• No Backup Monitoring = Billable (need approval first)

2. Check the Backup Job Log — it will tell you which writer had an issue

Writer error

3. Open command prompt

4. Type in this command vssadmin list writers —- it will populate all the writers with their statuses


writer list

5. If the command comes back with no errors, the backup job had an issue at  that time and can be re-tried on it regular schedule.

  • If the job won’t happen for a couple of days, re-try the backup job if it will not interfere with their work day (will cause the network to be slow)

What if one or more of the writers show a failed state?

  • If a writer shows a failed state, there are two options you can do:

1. Restart the service for the writer. This article will help figure out which services you need to restart (https://support.software.dell.com/appassure/kb/129774)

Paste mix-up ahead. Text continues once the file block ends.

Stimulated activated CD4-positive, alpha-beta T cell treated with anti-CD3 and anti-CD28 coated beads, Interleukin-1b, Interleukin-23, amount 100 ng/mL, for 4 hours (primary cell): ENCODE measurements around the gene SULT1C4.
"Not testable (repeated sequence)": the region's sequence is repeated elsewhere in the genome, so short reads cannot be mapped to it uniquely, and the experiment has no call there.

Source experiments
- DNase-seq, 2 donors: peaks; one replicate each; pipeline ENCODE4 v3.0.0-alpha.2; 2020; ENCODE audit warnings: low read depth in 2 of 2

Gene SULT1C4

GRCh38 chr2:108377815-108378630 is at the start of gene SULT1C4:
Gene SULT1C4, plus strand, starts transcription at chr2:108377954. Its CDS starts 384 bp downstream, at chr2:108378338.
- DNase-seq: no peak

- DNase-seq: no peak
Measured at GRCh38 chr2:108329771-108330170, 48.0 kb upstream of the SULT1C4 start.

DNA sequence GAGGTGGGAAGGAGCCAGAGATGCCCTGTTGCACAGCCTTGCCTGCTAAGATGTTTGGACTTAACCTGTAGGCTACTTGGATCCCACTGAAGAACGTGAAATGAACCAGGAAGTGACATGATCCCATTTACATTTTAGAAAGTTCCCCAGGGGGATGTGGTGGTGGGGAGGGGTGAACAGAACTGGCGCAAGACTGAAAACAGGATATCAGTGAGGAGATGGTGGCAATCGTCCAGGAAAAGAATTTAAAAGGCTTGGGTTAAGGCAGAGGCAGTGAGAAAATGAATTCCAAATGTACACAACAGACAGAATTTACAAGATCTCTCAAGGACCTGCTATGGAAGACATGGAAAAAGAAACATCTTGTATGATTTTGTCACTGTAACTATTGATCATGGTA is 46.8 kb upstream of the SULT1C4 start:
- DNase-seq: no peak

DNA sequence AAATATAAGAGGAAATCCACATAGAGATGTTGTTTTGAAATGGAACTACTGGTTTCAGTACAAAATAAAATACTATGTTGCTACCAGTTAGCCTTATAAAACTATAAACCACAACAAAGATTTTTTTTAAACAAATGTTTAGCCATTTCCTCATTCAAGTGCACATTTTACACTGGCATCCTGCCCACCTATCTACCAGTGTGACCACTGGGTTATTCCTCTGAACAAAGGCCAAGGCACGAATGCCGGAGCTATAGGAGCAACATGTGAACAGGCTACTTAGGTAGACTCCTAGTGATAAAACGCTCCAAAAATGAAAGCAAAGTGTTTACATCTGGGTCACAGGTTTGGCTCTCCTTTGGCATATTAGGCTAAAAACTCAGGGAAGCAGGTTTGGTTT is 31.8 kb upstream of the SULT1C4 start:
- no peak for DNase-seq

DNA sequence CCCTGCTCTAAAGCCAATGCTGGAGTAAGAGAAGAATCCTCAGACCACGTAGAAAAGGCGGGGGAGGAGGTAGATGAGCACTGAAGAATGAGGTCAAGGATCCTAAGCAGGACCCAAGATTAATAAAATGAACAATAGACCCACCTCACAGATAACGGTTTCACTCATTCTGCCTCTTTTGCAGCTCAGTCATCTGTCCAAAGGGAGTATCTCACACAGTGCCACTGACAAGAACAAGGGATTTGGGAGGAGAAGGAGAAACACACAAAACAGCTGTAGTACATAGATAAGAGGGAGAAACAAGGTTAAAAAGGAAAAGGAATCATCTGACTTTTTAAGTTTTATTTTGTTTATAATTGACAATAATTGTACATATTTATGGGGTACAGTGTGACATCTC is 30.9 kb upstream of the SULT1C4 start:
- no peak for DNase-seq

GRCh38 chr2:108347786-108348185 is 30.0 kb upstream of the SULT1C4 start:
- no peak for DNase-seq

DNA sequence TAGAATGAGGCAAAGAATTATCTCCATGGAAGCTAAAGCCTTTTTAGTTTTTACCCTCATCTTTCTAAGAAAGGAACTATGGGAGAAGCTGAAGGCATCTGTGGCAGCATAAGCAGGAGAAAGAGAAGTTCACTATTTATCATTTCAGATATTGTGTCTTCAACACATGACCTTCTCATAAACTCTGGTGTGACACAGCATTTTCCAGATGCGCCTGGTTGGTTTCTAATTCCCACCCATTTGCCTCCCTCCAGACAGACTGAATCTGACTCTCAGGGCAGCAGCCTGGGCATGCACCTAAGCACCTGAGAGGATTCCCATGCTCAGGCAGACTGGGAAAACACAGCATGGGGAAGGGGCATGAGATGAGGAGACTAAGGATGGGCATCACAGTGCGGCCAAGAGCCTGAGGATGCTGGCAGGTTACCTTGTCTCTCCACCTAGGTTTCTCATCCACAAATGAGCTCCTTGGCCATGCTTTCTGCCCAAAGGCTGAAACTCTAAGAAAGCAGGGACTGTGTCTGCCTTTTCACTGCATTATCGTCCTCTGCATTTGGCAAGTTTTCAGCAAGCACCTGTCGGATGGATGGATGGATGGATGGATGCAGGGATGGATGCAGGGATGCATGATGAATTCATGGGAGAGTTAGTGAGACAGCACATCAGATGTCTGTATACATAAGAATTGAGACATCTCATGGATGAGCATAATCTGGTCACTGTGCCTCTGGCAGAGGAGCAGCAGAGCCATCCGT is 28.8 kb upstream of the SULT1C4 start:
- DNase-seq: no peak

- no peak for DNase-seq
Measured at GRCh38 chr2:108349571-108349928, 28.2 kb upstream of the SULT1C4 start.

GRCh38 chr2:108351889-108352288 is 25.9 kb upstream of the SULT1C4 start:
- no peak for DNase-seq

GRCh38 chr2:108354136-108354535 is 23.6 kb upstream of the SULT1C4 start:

2. Reboot the server

Normally, you could restart the service and the writer will return to normal but some require a server reboot to fix

6. Monitor the backups for about a week. We want to make sure that the backups can consistently run successfully and/or complete with exceptions (exceptions can be for many reasons) during that week. If the backups fail within that week period, work on the backups again and continue to monitor the backups for another week (again we need to have a week of consistent successful backups)

7. If the backups completed successful for a week, you can close the ticket

  • If you billed the customer for the changes (no backup monitoring), put the ticket to “To Be Billed” instead of “Closed”

Additional considerations: Refer to Symantec’s article about this: http://www.symantec.com/business/support/index?page=content&id=TECH27875.

If the writer has consistent errors, call Symantec at 1-888-780-7962 (Press 2 then 1)

Common Command Line Commands – KB1039998


Common Command Line Commands